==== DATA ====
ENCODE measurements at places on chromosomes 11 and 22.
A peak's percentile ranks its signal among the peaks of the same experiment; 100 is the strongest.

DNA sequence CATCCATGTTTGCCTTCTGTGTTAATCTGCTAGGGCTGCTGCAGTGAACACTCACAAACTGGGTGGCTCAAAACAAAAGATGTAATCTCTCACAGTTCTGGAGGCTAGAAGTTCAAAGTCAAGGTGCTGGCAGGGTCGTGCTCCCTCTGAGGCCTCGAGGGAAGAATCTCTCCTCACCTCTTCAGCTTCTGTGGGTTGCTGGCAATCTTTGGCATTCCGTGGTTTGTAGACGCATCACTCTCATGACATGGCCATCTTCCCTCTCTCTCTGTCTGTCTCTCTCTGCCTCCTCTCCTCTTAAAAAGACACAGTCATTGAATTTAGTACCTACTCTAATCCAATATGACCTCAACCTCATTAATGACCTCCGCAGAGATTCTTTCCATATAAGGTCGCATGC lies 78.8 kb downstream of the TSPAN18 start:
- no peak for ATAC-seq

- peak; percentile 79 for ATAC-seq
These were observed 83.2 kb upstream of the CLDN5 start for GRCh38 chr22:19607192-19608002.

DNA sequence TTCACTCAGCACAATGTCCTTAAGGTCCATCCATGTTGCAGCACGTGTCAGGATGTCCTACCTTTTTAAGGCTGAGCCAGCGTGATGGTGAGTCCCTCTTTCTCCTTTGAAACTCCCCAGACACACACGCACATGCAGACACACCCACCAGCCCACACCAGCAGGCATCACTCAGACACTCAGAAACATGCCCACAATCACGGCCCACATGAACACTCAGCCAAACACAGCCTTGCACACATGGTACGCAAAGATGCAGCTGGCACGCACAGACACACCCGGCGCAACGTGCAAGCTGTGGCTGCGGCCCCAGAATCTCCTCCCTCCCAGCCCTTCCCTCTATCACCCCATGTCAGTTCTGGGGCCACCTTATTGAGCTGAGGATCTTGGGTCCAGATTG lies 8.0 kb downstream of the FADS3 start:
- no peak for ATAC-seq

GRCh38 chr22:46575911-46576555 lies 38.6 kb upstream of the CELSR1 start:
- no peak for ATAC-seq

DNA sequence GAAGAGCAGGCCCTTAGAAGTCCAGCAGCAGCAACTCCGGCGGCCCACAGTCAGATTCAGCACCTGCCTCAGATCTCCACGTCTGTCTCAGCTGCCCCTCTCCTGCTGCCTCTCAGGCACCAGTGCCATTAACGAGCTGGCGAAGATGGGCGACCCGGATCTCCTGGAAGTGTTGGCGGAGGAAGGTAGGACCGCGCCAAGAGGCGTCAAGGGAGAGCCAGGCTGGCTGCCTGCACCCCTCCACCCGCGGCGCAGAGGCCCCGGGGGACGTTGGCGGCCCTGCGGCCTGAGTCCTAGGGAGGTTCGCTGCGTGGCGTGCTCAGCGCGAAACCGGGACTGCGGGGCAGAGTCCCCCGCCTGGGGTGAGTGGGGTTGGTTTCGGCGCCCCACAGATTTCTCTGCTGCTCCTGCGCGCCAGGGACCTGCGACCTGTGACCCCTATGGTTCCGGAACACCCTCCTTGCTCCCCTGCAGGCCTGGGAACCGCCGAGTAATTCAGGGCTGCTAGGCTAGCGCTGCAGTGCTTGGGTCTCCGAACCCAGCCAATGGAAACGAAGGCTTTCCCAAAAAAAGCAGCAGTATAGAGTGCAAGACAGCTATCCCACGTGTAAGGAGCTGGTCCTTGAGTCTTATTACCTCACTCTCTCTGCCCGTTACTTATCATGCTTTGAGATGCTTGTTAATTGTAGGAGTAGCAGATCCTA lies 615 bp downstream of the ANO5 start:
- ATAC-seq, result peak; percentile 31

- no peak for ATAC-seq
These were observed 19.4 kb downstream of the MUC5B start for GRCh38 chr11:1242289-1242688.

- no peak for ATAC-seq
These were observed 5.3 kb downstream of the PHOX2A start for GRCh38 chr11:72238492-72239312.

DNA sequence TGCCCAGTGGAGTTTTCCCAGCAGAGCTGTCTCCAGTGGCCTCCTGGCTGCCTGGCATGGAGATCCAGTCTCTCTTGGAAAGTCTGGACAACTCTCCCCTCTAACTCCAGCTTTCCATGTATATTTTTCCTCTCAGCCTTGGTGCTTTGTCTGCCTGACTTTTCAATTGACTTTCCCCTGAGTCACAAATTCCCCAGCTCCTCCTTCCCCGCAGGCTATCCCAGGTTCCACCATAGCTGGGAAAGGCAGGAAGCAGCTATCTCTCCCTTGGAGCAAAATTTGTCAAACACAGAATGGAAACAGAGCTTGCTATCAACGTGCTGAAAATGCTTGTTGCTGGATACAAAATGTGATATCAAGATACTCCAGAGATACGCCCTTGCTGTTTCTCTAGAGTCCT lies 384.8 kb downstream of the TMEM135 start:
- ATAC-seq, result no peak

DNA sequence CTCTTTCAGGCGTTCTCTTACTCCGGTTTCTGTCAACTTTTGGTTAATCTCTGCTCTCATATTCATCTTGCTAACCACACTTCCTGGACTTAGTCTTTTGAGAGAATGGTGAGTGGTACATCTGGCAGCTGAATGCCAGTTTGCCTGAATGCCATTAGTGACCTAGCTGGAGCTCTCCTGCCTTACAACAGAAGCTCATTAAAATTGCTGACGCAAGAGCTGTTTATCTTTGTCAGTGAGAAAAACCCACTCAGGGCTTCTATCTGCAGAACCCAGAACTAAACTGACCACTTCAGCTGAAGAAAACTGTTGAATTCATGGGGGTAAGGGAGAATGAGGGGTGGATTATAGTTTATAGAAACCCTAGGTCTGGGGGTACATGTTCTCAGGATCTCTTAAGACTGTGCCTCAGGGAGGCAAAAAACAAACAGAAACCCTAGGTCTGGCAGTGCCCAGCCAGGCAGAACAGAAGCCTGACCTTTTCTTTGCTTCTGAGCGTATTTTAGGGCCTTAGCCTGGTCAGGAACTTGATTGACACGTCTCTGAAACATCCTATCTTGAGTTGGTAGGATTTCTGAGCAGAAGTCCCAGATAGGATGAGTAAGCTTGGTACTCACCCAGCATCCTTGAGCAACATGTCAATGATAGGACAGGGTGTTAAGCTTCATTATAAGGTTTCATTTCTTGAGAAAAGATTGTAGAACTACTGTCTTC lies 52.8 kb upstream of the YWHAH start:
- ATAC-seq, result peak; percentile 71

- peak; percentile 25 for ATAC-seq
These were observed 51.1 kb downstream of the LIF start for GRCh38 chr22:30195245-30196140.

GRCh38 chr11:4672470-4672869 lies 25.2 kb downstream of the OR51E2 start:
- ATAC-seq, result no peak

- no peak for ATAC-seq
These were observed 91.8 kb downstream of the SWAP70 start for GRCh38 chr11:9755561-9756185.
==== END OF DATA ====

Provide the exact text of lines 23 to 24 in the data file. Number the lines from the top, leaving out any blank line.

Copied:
GRCh38 chr11:4672470-4672869 lies 25.2 kb downstream of the OR51E2 start:
- ATAC-seq, result no peak